“I’m a Youtuber”. That’s how Casey Neistat describes himself on Twitter and Instagram. He’s short-selling himself. He’s a sharp businessman and a viral marketing genius, to such extent that when he said in one of his Youtube videos “I’m going to try to make a viral video today”, that video went viral the next day. Anyone who’s into viral marketing knows that even huge international brands have a tough time accomplishing such a feat.
Casey Neistat has been in the video and Youtube business for a few years now, making commercials for Nike and Mercedes and the occasional super viral youtube video (watch: what would you do with $ 25,000?, Snowboarding in New York City, and the 14,000,000 hit Bike Lanes). But on March 25th, 2015, he takes on the challenge to create a new video every day. You can view the first episode of this vlog at the top of this article. It will eventually create a big enough buzz for its actual raison d’etre: the launch of Casey Neistat’s new iPhone application. A successful strategy, it seems, as the app made the App Store’s top ten within the first few days after its launch.
So it’s all a marketing trick to put the spotlight on his new business? In a sense, yes. But as a professional you don’t return home empty handed from watching his vlog. If you watch them from a business point of view, you can learn a lot about viral and social media marketing. At times, Casey Neistat reveals himself quite the business coach when he lets us in on how he runs his business. I’ve collected 5 quotes and bits of knowledge from his vlogs that I found spot on and that I will most certainly apply in my professional decisions and choices when the time comes.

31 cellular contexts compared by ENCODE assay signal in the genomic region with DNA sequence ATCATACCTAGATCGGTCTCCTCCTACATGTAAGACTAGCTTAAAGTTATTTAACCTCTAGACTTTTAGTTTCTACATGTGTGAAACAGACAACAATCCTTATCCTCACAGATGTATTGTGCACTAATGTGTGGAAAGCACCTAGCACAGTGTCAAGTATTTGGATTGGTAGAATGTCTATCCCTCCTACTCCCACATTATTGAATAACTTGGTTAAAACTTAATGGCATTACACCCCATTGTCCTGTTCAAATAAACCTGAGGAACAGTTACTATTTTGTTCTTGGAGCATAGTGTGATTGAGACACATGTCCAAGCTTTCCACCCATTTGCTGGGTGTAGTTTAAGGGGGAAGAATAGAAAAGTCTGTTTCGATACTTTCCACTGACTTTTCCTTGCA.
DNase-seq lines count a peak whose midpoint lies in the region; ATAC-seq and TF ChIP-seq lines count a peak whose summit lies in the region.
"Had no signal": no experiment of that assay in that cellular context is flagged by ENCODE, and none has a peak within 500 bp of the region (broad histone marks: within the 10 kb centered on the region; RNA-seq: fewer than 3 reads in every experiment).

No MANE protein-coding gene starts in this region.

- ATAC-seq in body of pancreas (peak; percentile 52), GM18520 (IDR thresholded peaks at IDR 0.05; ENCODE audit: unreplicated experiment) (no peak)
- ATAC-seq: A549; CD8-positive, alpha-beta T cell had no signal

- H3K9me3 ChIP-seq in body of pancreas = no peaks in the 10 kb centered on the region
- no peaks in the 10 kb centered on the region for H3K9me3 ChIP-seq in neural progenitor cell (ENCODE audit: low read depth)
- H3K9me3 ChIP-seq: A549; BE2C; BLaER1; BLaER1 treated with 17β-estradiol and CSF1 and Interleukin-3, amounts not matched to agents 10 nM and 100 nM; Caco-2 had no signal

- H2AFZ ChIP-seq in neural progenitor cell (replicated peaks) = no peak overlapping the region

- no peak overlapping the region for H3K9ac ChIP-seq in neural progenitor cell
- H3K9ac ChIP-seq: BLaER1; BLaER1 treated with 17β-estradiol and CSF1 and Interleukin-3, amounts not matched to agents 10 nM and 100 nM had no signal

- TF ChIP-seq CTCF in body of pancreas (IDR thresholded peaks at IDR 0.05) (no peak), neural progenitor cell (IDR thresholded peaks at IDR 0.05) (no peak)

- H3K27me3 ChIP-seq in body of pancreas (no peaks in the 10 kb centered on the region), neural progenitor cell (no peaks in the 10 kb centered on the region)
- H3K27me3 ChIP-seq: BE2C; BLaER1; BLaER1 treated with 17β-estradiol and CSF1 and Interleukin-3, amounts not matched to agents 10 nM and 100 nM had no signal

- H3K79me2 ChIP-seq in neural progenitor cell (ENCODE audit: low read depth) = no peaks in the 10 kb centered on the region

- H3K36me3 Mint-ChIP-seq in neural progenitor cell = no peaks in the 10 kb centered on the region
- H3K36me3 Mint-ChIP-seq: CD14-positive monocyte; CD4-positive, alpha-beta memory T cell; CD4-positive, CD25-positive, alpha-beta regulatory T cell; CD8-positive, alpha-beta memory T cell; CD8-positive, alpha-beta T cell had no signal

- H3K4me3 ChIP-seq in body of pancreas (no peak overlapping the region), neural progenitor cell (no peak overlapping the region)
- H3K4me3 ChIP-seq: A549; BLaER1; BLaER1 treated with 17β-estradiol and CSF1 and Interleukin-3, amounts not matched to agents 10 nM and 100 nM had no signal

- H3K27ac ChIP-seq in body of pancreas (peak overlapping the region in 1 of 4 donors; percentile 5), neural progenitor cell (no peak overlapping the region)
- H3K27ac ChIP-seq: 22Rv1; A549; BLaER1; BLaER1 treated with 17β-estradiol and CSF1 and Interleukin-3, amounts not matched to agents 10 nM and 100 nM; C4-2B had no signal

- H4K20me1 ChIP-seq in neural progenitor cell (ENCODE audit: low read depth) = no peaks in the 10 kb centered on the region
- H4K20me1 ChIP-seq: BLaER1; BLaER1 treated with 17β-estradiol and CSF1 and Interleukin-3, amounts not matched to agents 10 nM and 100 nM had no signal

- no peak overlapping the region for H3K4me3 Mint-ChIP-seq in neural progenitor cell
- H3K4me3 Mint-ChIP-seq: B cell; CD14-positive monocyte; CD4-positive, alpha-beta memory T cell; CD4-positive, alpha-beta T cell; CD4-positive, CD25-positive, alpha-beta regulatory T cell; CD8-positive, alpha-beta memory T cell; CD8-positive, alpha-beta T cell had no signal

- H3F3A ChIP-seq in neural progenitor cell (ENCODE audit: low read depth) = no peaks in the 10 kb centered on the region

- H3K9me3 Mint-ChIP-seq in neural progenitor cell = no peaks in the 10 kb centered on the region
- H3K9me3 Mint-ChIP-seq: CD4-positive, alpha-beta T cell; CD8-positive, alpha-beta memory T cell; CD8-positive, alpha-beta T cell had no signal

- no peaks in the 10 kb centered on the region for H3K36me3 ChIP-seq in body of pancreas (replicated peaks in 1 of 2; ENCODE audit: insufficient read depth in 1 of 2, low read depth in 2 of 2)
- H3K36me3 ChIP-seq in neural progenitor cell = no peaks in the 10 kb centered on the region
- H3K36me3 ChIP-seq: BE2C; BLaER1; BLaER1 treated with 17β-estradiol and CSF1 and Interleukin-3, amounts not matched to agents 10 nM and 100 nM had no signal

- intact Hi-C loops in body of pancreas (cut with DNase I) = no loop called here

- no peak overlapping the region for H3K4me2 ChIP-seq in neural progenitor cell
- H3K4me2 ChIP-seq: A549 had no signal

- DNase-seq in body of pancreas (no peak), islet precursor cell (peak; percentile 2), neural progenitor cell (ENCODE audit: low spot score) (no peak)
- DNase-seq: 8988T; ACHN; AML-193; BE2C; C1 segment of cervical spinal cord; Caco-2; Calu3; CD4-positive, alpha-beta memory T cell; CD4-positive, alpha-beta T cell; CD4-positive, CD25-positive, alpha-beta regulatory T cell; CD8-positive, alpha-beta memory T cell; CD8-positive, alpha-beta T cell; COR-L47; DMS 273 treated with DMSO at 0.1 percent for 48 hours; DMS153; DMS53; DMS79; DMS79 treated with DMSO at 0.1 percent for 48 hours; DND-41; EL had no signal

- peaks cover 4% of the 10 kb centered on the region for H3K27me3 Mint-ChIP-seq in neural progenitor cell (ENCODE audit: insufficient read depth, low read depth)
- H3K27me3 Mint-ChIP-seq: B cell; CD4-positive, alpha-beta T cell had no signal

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If you’re doing what everyone else is doing, you’re doing it wrong.
There’s no point in offering exactly the same as your competitor. It’s as true for the small local business man as it is for the large global corporation. Even Google painfully experienced the truthfulness of this quote when it recently admitted defeat in its attempt to overthrow facebook with the soon-to-be defunct Google+.
It takes work and brainpower to be original. And if your idea or your project isn’t original, then make sure you give it a twist or a fresh approach. It’s ok to be inspired by other people’s work, as long as you put in the effort to add something of yourself into it. Casey adds: “Always check yourself: are you copying someone or are you thinking for yourself. And if it’s not the latter then you should maybe rethink your process. A good rule of thumb is: If you’re told that your work is the copy of someone else’s, you’re doing it wrong. And if you’re constantly told that your work is being ripped-off by someone else, you’re probably doing it right.”
The biggest risk you can take is to not take any risks at all.
“As a guiding principle, life shrinks and life expands in direct proportion to your willingness to assume risk. Every time I took these bigger risks, the opportunity for a bigger payout was always there. The most dangerous thing you can do in your career, the most dangerous thing you can do in life is play it safe.”